“These protocols, like indoor masking, have protected tens of thousands of educators and more than half a million students, along with their families. It is premature to discuss removing these health and safety measures while there are still many unvaccinated youth in our early education programs and schools.”
Other school unions, meanwhile, have shared similar concerns.
Myart-Cruz isn’t wrong that many younger LAUSD students remain unvaccinated; just 35 percent of L.A. County children ages 5 to 11 have received at least one dose, according to the latest data. What’s less obvious is how much difference elementary-level vaccination rates actually make in terms of transmission or risk — either for already low-risk kids or universally vaccinated teachers and staff — at a moment when COVID cases in the community are flatlining, or whether childhood vaccination rates will rise substantially anytime soon.
Facing a similar standoff, Chicago Mayor Lori Lightfoot announced Monday that masks would become optional in schools there starting March 14, unilaterally breaking her earlier agreement with the local teachers' union to require them for the rest of the school year. The union filed an unfair-labor-practice charge with the state labor board in response.
“Chicago has a below 1 percent positivity rate,” Lightfoot argued in a letter to the union president. “In addition, across Illinois, cases and hospitalizations continue a steady decline, even with the lifting of the [state] mask mandate.”
In contrast, neither the L.A. mayor nor the L.A. County Board of Supervisors has authority over city schools — so any change in LAUSD mask policy will have to happen at the bargaining table.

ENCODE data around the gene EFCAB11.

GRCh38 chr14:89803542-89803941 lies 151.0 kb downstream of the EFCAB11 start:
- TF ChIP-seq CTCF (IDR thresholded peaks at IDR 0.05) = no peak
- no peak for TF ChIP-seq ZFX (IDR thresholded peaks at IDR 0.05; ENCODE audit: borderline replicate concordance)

For his part, LAUSD school board vice president Nick Melvoin has said the district should align with state and county guidance, writing on Twitter that he’s “hopeful that we can work with all stakeholders to make indoor masking optional in schools after 3/12 — & that we can announce updated policies for both indoor masking and COVID testing before then.”
But given union resistance — as well as the new superintendent’s apparent reluctance to disrupt the status quo — Melvoin’s vision seems unlikely. Instead, LAUSD students may have to remain masked for the rest of the school year while their peers in nearly every other district nationwide have the option of experiencing a maskless spring.
In 2020 and 2021, similar bureaucratic dynamics kept LAUSD classrooms closed for in-person instruction longer than almost anywhere else in the U.S. But then the district corrected course, adjusting its safety measures to keep kids in class by keeping COVID-19 out.
After two long years in crisis mode, the next phase of the pandemic will require leaders and institutions to be just as nimble about switching between safety measures and normalcy as necessary, lest they exhaust public patience and lose public trust.
Ultimately, a few more months of mandated masking inside schools will likely have little effect on the overall trajectory of the virus, which is plunging even as adult Angelenos continue to gather unmasked at bars and restaurants (and sporting events), just as they’ve been doing all along.
But continuing to mandate masks for kids — and not adults — when cases are low could make it a lot harder to convince people to “follow the science” if another serious variant sparks another surge.
How are vaccination rates affecting the latest COVID surge? Check out this explainer from Yahoo Immersive to find out.